The South African typical work structure is quite 20th century, top down. So, if you need a decision made quickly, and you didn’t deal with the boss initially, don’t expect a quick answer. In my research, I learned that globalization trends have started influencing the hierarchical structure of South Africa flattening that hierarchy. However, even though Apartheid was banned over 30 years ago, people find it hard to break old habits. It seems South Africans are more comfortable when working within their own ethnic group..

Not surprisingly, most businesses are still divided along racial lines, and that includes pay inequity. Thanks to a new world of globalization, this outdated practice has been gradually phasing out. Another left-over Apartheid practice is overtly identifying race; it is not considered rude when people refer to themselves as Black or white. So, don’t take offense if you’re doing business in South Africa and you hear comments that sound racist to you.

Innovation and talent from South Africa have made a huge impact on the world. Elon Musk, and Charlize Theron are among many South African natives who have become household names everywhere. And let us not forget Trevor Noah. The bi-racial South African comedian and host of the Daily Show grew up in South Africa during the Apartheid era. He soared over the strict ethnic and racial divisions by pointing out how ludicrous they were. He turned to comedy to identify society’s unjust systems and practices. Thanks to leveraging his greatest talent, his sense of humor, he’s now a successful stand-up comedian and TV host, still making jokes about the foolishness of politics and current events. (Harvard Business Review, October 2018). Trevor’s book, Born a Crime: Stories From an African Childhood (2016), details the “crime” his parents committed by marrying. Their bi-racial union violated South Africa’s 1927 Immorality Act, now since overturned. Trevor’s story is not unusual in the lives of many South Africans. Thankfully, South Africa is making strides to overcome its terrible history.

More research on the World Business Culture website revealed something about the Finns that I never knew. The Finns seem to have a very lateral working culture. Supervisors do not check on employees, and it’s important that employees’ voices are included in all decision making. Agreement is critical to the Finns. Once a decision is agreed upon by the group, it’s adhered to. In Finnish culture, it’s unthinkable to violate any agreement. Flexible hours are also part of the Finnish work culture. People are free to take time off to take care of personal and family matters, and once the flex schedule is agreed upon, it is left to the employee to observe the agreement. Obviously, honesty is held in high esteem and is an intrinsic part of the culture. Finns also are not shy about speaking out. And unlike some other cultures, it’s not considered impolite to do so. Finns say what they mean, there’s no obfuscation in their conversations.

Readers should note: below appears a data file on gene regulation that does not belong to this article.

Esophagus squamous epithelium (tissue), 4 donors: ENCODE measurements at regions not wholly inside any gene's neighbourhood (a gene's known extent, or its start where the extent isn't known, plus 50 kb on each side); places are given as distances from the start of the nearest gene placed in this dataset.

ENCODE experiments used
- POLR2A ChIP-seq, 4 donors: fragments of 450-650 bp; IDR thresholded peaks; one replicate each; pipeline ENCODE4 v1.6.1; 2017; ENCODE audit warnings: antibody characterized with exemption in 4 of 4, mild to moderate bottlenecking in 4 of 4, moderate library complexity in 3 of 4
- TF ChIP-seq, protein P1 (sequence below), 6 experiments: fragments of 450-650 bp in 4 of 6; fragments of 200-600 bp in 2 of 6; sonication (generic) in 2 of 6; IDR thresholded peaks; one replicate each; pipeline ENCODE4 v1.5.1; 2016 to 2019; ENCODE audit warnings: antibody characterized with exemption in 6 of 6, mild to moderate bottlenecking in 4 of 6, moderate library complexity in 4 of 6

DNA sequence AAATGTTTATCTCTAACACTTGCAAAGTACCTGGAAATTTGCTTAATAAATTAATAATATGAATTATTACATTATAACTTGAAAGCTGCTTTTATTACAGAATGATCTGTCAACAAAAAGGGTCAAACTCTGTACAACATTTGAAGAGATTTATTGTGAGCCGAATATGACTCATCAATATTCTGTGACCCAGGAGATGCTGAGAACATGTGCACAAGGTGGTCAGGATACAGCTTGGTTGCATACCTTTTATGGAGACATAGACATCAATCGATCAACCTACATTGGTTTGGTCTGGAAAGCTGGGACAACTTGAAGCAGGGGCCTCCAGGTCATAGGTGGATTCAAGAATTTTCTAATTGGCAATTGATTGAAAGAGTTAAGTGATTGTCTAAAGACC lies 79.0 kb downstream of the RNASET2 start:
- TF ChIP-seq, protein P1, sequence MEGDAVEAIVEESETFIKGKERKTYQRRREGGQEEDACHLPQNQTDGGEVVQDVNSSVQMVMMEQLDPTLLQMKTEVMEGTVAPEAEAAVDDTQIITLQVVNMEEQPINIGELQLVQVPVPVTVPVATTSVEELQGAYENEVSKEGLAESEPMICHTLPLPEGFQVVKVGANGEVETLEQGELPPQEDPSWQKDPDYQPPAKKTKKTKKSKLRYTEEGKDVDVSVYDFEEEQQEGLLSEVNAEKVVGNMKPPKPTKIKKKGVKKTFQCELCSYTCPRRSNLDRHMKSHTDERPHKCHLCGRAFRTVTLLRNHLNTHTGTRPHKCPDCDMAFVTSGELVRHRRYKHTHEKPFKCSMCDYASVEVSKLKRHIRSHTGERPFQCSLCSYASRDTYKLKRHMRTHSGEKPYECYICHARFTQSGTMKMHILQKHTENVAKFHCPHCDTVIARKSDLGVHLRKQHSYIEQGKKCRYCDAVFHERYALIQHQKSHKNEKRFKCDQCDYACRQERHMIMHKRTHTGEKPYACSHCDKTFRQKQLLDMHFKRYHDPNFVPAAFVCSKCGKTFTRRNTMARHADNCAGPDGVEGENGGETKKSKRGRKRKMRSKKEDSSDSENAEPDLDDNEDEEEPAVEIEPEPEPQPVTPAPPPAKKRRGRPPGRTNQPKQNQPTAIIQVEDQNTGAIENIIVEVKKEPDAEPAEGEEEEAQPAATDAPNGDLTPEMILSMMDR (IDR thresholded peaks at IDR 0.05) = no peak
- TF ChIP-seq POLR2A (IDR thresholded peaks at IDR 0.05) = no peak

It’s easy to see that Finns value fairness and equality as well. Men and women are treated equally in all aspects of life. And contrary to many other cultures, both men and women are considered responsible for raising children.

Furthermore, Finland’s high level of autonomy and low level of bureaucracy add to the smoothness of communication among employees and top management. Time is not wasted waiting for approvals, and, in contrast to some old guard American organizations, ideas from all levels are seriously considered. As I read this research, it almost sounded too good to be true. But here it was in black and white. My thought was, “Countries around the world could benefit from adopting Finland’s values. The world would be a better place.”

Just these three stories alone could save a novice businessperson from wrong assumptions and gaffes in dealing in global cultures. I found the site fascinating and spent a bit too much time browsing the various countries’ cultural traditions and customs. However, I’m convinced, it was time well spent.